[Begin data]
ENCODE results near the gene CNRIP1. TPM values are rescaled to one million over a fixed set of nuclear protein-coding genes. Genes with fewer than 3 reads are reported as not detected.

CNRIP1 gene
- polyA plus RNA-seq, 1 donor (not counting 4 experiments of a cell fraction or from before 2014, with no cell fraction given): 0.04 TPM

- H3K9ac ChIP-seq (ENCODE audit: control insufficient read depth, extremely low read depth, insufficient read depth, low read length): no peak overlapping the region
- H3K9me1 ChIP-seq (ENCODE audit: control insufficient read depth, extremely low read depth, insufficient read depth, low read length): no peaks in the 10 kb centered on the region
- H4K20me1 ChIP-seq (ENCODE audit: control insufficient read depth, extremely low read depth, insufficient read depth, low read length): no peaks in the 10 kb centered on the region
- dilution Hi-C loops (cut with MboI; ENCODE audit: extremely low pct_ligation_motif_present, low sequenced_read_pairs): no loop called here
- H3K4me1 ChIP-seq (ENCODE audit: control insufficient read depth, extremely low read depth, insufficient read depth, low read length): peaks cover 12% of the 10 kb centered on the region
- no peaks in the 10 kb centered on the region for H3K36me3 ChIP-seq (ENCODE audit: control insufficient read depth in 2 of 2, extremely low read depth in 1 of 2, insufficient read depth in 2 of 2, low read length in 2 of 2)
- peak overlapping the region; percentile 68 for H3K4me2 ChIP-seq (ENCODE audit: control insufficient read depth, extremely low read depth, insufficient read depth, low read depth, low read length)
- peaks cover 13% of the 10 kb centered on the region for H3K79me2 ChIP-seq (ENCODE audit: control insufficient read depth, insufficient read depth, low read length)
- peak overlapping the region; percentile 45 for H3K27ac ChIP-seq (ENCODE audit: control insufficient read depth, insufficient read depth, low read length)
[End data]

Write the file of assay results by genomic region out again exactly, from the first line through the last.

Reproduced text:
ENCODE results near the gene CNRIP1. TPM values are rescaled to one million over a fixed set of nuclear protein-coding genes. Genes with fewer than 3 reads are reported as not detected.

CNRIP1 gene
- polyA plus RNA-seq, 1 donor (not counting 4 experiments of a cell fraction or from before 2014, with no cell fraction given): 0.04 TPM

- H3K9ac ChIP-seq (ENCODE audit: control insufficient read depth, extremely low read depth, insufficient read depth, low read length): no peak overlapping the region
- H3K9me1 ChIP-seq (ENCODE audit: control insufficient read depth, extremely low read depth, insufficient read depth, low read length): no peaks in the 10 kb centered on the region
- H4K20me1 ChIP-seq (ENCODE audit: control insufficient read depth, extremely low read depth, insufficient read depth, low read length): no peaks in the 10 kb centered on the region
- dilution Hi-C loops (cut with MboI; ENCODE audit: extremely low pct_ligation_motif_present, low sequenced_read_pairs): no loop called here
- H3K4me1 ChIP-seq (ENCODE audit: control insufficient read depth, extremely low read depth, insufficient read depth, low read length): peaks cover 12% of the 10 kb centered on the region
- no peaks in the 10 kb centered on the region for H3K36me3 ChIP-seq (ENCODE audit: control insufficient read depth in 2 of 2, extremely low read depth in 1 of 2, insufficient read depth in 2 of 2, low read length in 2 of 2)
- peak overlapping the region; percentile 68 for H3K4me2 ChIP-seq (ENCODE audit: control insufficient read depth, extremely low read depth, insufficient read depth, low read depth, low read length)
- peaks cover 13% of the 10 kb centered on the region for H3K79me2 ChIP-seq (ENCODE audit: control insufficient read depth, insufficient read depth, low read length)
- peak overlapping the region; percentile 45 for H3K27ac ChIP-seq (ENCODE audit: control insufficient read depth, insufficient read depth, low read length)